This bacon may be fried, baked or micro waved, but care should be exercised to use as low a temperature as possible when frying because of the higher sugar content of the coating. If fried at high temperature the sugars tend to caramelize rendering a dark appearance to the bacon. It will still taste great but it will turn dark if you cook it that way. If cooking for several people I have found that laying the strips on bread cooling racks set inside a broiler pan placed in the oven at 350-375ºF works quite well and as I’m usually baking biscuits anyway this is actually easier or rather, less labor intensive than frying, and far more forgiving.


Well that’s all there is to it, I hope this diatribe helps someone, it is by no means the only way to make bacon at home, it’s just what I’ve found that works for me.

post #3 of 32
Great Run down. This should be a sticky!
Thanks for the info.
post #4 of 32
Very good specific and detailed information, thanks for posting.

Walking Dude
Thanks for asking.

I agree 100%, this would be a great sticky.
post #5 of 32
Great Post
post #6 of 32
Yes, great write up and great info. I vote for sticky as well.
post #7 of 32
Sticky sticky mo micky. Banana fana fo ficky. Fee fi fo mo lo ticky.......................................STICKY
post #8 of 32
Your recipe sounds wonderful Jimbo!PDT_Armataz_01_34.gif
post #9 of 32
d88de is embarrassed sorta.........hehehe

you promised not to kiss and tell...............BWHAHAHAHAHAHA

thankx for the info dude.............and in my scheming mind......i have a couple other idea's from this article..............

NOW..........how bout the method for your proscuitto.........AND the ham........LOLOLOL

get a belly sometime, and try making pancetta........doesn't take as long as a proscuitto..........

but once again......thankx
post #10 of 32
Thread Starter 
Gee Wizz, I wasn't expecting that! Thanks to all of you, It's nice to be able to give something back in return for all I've learned from y'all. After writing this out I think I need to make another batch of bacon this weekend!
Thanks Again
post #11 of 32
PDT_Armataz_01_37.gif I too, think this should be a sticky. This kind of info is what makes this site great!PDT_Armataz_01_37.gif
post #12 of 32

couple of questions

The whole process looks as tho it should make a great product Jim, but i have a couple of questions. In the beginning I read for the dry cure ingredients, 1/2 Kosher Salt & 1/4 Lawrey's salt, just under the 3/4C of Tender Quick so are the Kosher & Lawrey's amounts based on a cup. My assumption at least if I were to be just going ahead w/ the project & cold not ask anyone. Also could one make back bacon w/ this prosesstoo? Thanks.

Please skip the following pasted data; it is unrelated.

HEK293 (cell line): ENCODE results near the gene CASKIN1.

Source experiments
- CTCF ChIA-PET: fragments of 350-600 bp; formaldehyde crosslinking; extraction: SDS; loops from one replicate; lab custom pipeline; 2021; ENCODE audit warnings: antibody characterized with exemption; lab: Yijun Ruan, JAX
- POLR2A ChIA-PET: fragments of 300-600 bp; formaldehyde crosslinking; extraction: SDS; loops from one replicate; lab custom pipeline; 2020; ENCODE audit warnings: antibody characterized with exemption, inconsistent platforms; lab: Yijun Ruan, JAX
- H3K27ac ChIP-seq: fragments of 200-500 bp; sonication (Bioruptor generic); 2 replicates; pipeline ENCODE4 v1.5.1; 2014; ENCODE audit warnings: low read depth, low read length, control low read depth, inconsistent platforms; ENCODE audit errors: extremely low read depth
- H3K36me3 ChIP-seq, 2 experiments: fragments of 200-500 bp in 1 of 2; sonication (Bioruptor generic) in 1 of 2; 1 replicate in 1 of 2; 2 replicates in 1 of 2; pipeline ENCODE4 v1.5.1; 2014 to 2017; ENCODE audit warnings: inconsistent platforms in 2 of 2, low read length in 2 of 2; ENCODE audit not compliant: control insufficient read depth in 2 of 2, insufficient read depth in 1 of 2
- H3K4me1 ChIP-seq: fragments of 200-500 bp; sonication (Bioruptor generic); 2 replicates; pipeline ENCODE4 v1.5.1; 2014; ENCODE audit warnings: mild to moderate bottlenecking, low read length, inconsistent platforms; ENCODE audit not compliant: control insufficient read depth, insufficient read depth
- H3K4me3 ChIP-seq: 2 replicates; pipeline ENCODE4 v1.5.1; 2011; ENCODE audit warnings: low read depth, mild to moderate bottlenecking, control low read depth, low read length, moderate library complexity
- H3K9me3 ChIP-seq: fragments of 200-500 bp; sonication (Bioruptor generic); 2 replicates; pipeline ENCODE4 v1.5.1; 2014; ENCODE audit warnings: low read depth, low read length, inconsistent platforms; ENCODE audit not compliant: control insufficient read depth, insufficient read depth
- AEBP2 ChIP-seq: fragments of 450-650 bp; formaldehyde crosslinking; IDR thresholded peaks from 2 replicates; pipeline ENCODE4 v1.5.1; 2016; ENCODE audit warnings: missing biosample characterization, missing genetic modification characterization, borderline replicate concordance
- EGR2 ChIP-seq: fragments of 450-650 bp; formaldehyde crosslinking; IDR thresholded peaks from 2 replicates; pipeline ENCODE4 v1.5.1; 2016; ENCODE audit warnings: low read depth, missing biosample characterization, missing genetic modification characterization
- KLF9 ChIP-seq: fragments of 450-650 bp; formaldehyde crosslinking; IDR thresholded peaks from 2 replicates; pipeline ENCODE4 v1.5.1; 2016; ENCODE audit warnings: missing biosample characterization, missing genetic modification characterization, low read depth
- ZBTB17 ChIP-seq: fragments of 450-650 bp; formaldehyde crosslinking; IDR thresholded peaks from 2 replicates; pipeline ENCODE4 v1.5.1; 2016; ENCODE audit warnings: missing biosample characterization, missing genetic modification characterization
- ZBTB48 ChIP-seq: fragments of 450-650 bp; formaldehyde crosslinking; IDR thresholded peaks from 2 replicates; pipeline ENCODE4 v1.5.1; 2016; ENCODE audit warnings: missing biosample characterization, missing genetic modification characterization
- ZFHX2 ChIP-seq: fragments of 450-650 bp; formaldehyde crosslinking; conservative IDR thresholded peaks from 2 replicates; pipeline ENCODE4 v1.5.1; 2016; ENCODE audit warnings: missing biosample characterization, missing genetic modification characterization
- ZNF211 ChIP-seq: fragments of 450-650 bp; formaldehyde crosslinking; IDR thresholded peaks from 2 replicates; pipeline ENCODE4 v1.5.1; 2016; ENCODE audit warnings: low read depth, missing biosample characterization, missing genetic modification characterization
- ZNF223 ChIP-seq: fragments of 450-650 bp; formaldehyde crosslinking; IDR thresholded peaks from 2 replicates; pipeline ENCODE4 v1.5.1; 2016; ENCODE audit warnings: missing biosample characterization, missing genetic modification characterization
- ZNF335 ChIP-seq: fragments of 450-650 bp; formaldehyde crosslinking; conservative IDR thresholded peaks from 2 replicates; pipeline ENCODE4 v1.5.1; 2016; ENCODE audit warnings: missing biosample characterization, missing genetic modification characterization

post #13 of 32
Jim thanks for the info....This will come in very handy when I finally do my first belly and butt baconPDT_Armataz_01_37.gif
post #14 of 32
Yep ... I agree ... Should be a Sticky..
post #15 of 32
Wow. A veritable discourse iffin' I ever saw one! POINTS!
post #16 of 32
Thread Starter 
Thanks again to all y'all! Xcap, yes those amounts are based on a cup. And I don't see why you couldn't use this for "back bacon" I haven't do that as yet but it should work.
post #17 of 32
Yes, please sticky I will come back to this soon and try it out! PDT_Armataz_01_37.gif

post #18 of 32


thanks jim,just pulled 6#'s from hi mtn. cure,have used your technique before and doing it again.I have it soaking now in the maple syrup,brn. sugar,molasses mix,soon to start the drying part,gonna be a all nighter looks like.
post #19 of 32
Thread Starter 
Yeah but it's going to be well worth it! I love all nighters, so long as I don't have to stay up...
post #20 of 32
Jim, This is a great post-easy to understand and follow. I vote that this should be made a sticky too!

Oh wait a sec- I CAN make it a sticky icon_rolleyes.gifbiggrin.gif.

Here is the method I use for dry curing bellies:

I use a couple of Sterilite storage containers that are just a bit larger than the pork belly. The first container has 30 to 40- 1/4 inch holes drilled in the bottom of the container and part way up the sides. In each corner of this container I have inserted a 2 inch nylon bolt and then ran a nylon washer and nut up the bolt to hold it in place; these bolts act as spacers. This container is then placed into the second Sterilite container which will catch the juices from the meat.

To apply pressure to the meat, I’ll place a piece of plastic cutting board cut to size on top of the meat that the cure has been applied to. I then place a couple of wood 2X4 blocks (placed inside zip top bags) on top of the cutting board. I use two ratchet type tie-down straps (one for each block) to apply pressure to the cutting board- each strap is brought down and under both containers; brought up the other side and the strap is then fed through the spindle on the ratchet and tightened. I'll have to get my set up back from my brother and do some more bacon. I'll take pic's of my set up in action.